NOA, as we’ve started calling it, is an annual event held by The Tower to showcase the artistic talents of the OU community.  In the past, we’ve held the event in Emerson; this year, with the new campus center construction underway, we moved to Lupton Auditorium, and students welcomed the change.

“It was bigger than ever,” said audience member Bethany Booth ’13. “The change of venue made it much better and clearer and the performances were lovely.”

“Night of the Arts is one of my favorite Oglethorpe traditions,” added Tes Beals ’13. “It was the first event I was able to take my family to as a freshman…(and) it really showcases our student body’s unique talents and the creativity that we all possess.”

As always, getting everything ready for NOA was an ordeal, but my fellow ‘tri-editors,’ Caitlyn Mitchell ’13 and Lindsey Mitchell ’13, agree that the results made the hard work worthwhile.

“This year was really encouraging—the biggest turnout we’ve ever had—which is a really positive indication of The Tower‘s growth,” said Caitlyn. ” After resurrecting The Tower two years ago, it’s been an uphill battle to get (it) back on its feet, and it’s good to know hard work is paying off and that people are getting more involved with and aware of the arts.”

Also celebrating this increased awareness is Dr. Hornback, who spoke about how essential the arts are, and how we are in danger of losing many potential great artists because of funding cuts for art programs across the country. It was a sobering moment among the festivities, but a crucial one, highlighting the importance of those performers on stage.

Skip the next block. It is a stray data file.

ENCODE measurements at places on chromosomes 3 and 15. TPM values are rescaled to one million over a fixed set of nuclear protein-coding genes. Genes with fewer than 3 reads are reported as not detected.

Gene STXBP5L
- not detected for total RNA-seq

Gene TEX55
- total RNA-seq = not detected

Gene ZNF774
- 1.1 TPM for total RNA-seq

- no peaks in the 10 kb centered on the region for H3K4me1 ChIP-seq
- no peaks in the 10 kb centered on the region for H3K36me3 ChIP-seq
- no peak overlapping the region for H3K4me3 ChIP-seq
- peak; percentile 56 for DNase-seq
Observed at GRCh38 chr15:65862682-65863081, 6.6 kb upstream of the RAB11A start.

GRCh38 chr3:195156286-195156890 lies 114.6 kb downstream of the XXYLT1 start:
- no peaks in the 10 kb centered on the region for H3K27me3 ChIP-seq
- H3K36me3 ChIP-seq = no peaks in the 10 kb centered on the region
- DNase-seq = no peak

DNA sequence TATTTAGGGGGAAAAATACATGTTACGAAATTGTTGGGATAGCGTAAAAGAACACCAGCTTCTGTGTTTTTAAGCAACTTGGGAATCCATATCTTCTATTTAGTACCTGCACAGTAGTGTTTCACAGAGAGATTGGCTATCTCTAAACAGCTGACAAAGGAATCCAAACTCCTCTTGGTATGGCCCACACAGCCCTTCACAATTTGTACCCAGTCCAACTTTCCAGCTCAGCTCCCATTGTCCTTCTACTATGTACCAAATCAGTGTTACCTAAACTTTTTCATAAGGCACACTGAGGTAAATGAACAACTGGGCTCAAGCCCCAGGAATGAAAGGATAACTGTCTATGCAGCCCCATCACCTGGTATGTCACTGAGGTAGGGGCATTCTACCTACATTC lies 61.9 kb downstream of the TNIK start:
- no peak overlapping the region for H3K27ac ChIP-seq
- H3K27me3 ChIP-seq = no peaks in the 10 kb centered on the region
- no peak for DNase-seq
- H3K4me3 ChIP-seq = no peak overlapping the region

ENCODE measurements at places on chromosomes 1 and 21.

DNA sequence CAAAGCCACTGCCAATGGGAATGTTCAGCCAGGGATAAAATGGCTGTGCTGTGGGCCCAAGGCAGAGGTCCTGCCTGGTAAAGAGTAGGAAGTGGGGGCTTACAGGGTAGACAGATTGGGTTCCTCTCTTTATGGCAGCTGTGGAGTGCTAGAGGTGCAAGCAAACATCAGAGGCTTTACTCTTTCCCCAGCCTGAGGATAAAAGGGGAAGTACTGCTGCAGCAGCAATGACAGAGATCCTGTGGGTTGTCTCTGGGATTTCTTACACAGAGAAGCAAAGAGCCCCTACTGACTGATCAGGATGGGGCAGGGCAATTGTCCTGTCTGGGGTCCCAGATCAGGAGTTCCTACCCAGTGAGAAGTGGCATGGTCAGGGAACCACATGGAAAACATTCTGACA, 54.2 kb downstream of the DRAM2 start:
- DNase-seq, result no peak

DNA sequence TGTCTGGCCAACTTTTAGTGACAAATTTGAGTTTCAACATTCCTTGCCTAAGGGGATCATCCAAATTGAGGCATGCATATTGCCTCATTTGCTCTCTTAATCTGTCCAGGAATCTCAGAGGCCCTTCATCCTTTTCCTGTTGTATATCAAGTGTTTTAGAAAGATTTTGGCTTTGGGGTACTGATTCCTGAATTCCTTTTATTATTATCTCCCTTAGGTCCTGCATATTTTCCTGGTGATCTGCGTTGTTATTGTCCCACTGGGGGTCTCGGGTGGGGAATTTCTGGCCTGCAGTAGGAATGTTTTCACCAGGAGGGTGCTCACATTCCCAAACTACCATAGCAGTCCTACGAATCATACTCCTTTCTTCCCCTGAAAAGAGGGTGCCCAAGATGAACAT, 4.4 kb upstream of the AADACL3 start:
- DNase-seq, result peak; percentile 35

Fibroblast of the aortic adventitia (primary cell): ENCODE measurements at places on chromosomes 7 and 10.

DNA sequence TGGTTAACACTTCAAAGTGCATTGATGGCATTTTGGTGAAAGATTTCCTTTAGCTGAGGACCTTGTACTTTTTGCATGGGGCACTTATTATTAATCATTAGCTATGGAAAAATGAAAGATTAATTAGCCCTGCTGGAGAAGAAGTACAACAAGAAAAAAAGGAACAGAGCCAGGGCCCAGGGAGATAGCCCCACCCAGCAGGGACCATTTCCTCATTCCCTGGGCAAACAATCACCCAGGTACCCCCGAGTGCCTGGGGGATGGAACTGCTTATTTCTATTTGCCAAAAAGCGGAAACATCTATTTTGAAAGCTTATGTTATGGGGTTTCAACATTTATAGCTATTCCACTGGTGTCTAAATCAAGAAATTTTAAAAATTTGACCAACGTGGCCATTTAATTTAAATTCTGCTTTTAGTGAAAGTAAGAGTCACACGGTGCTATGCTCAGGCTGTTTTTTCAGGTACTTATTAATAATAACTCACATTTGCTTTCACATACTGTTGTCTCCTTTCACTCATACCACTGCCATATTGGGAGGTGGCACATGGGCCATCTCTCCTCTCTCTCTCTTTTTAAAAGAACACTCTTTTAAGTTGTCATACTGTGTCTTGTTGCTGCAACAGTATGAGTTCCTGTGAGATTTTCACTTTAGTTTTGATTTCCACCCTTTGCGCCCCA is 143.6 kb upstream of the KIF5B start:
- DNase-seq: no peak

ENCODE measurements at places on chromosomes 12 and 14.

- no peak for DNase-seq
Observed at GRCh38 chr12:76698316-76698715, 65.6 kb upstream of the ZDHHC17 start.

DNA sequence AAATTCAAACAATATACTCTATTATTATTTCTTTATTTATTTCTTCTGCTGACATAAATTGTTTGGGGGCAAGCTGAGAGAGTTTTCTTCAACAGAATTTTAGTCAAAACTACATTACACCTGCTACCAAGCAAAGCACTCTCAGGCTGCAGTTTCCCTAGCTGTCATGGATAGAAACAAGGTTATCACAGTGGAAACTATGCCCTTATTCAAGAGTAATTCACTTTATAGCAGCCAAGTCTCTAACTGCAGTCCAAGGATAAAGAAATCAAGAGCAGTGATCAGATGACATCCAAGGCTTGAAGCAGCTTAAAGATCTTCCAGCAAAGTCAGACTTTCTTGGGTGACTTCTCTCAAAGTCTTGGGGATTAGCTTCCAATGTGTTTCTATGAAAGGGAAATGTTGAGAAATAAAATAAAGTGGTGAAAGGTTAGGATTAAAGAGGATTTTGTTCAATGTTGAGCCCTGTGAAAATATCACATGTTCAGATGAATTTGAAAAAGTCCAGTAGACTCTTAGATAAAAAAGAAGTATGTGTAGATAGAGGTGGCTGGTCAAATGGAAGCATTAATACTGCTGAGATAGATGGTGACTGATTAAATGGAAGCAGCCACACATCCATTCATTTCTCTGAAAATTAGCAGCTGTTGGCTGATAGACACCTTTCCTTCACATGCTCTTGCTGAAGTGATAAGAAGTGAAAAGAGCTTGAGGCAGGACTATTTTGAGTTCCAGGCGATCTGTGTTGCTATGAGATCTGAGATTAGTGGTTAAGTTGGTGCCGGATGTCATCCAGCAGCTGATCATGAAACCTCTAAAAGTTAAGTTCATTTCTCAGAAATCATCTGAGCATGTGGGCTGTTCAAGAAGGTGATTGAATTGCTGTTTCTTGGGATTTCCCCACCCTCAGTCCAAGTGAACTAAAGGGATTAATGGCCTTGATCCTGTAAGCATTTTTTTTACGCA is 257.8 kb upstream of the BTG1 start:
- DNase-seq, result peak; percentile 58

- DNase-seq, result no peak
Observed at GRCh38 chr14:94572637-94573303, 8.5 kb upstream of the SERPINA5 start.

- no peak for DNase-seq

People of various backgrounds and interests joined together to create a stellar array of acts. Some of their performances included spoken word, piano performance, and vocals. Audience members really seemed to enjoy what they were watching—some even chose to participate!

“My favorite thing about this Night of the Arts was the involvement that we were able to enlist from the audience,” said Lindsey. “This year we really hit on a theme that many people could enjoy.  We had our first impromptu dance routine and people from the audience actually joined in!”  That dance, The Time Warp, was a perfect fit with our theme of Cult Cinema.

Out of everything that night, there is only one thing I would change—there were so many people attending that we ran out of cake pops (a complimentary snack for attendees) before I had the chance to eat one!

Night of the Arts is becoming a true work of art in its own right, and it’s thanks to the OU community, that the arts are allowed to flourish. Thank you to SGA for funding this event, to our advisor Dr. Taylor for supporting us, to The Tower staff for all your hard work and dedication, and to everyone who performed, assisted, and watched. It’s all thanks to you that Night of the Arts was such a success.